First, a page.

The Olympics are about to begin in Sochi, Russia. You know that and probably most of your clubbers/teens know that too.
But how many of your clubbers/teens know that the Bible refers to the ancient games?
What a great opportunity for Large Group Time!
Here are some suggestions for your lesson (you can adapt it to Sparks, T&T, Trek and Journey).
1. The first known Olympic athlete to win a race was Coroebus (or Korebos). Coroebus was from Elis, Greece and back a couple thousand years ago, he won the 200 meter foot race. Coroebus wasn’t in the first Olympics, but his victory WAS the first one recorded for posterity. No, he isn’t mentioned in the Bible – but his olive wreath prize is. (More on this below.)
2. 1 Corinthians 9:24-27 are the most familiar verses which allude to the Olympics.
Do you not know that in a race all the runners run, but only one receives the prize? So run that you may obtain it. 25 Every athlete exercises self-control in all things. They do it to receive a perishable wreath, but we an imperishable. 26 So I do not run aimlessly; I do not box as one beating the air. 27 But I discipline my body and keep it under control,lest after preaching to others I myself should be disqualified.
3. Ancient Greece had four similar festivals (of which the Olympics were one). The Isthmian Games were held in Corinth. The festivals included feasting, running, boxing, wrestling, etc. and religious rituals – often sacrifices to mythical gods.
4. The word “race” in 9:24 actually comes a root word meaning race course. (Some scholars think this was a distance of 606.75 feet.) The word comes from the same root word as stadium.
The words “exercises self control” comes from the Greek word agonizomo which some translate as “training for the Olympics.” Interestingly, the word is also the root word for agonize. Training was no easy task – but hard 24/7 work.
5. Athletes trained for 10 months and before the race had to go to the gymnasium to be judged on their worthiness – by judges who had also trained 10 months on how to judge. Much of the training was a lite diet. (One place said it consisted of a lot of cheese.) The athletes often exercised to flute music.
Epictetus (a smart man in Greece) said: Thou must be orderly, living on spare food; abstain from confections; make a point of exercising at the appointed time, in heat and in cold; nor drink cold water nor wine at hazard.”
6. Many of the athletes went on to military service so the training and the games were actually preparation to be a strong soldier.
7. The athletes won a crown made out of olive branches – obviously corruptible/perishable (would-quickly-fall-apart). All that training for something that didn’t last. We, as Christians work for an incorruptible/imperishable crown – one which lasts forever (and doesn’t fall apart).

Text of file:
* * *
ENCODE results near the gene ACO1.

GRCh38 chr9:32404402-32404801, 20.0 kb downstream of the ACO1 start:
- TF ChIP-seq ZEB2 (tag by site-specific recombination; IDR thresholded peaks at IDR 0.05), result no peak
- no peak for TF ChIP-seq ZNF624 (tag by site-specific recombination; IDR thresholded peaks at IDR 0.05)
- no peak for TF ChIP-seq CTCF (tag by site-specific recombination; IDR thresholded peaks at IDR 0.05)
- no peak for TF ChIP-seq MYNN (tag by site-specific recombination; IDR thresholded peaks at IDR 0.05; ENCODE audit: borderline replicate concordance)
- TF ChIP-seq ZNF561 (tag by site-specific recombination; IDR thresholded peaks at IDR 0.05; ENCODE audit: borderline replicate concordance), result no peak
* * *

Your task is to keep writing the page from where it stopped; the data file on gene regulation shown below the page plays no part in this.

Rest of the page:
VISUAL SUGGESTION: Make a crown of olive branches. (I did some research and a good substitute is parsley leaves on a grape vine wreath – which you can get in most craft stores. Ask a leader to wear the crown during club. Ask him to bring it back the next week so clubbers can see how quickly the crown corrupted/perished.)
8. Some correlations …
*Athletes worked toward a corruptible crown by being self-controlled in their training. We strive toward an incorruptible crown by being self-controlled in our Christian life.
*Athletes trained by eating a healthy diet. We, too, should have a healthy spiritual diet.
*Athletes were actually training to be strong soldiers. We are also in training to be strong “soldiers” for Christ (see Ephesians 6).
9. Christians also can earn additional incorruptible crowns. (See Ultimate Challenge, Book 2 – Challenge 8:2.) We won’t wear these crowns down the golden streets, however, but will instead, give them back to the Lord to honor and praise Him. (Revelation 4:10)
10. Additional verses
Hebrews 12:1 – getting down to a good weight (getting rid of bad influences) and running the race well.
1 Timothy 4:7-8 – Paul again talks about training.
2 Timothy 2:5 – an athlete must follow the rules.
Have fun with this. Clubbers could dress in Olympic ring colors or as an “Olympian” in their favorite spot.
Play “Olympic” games. Have running races, bobsledding (one clubber pulling another around the circle on a flattened cardboard box) basketball or curling (pushing an object over a goal line).
Make medals out of cardboard, foil and ribbons for the prizes.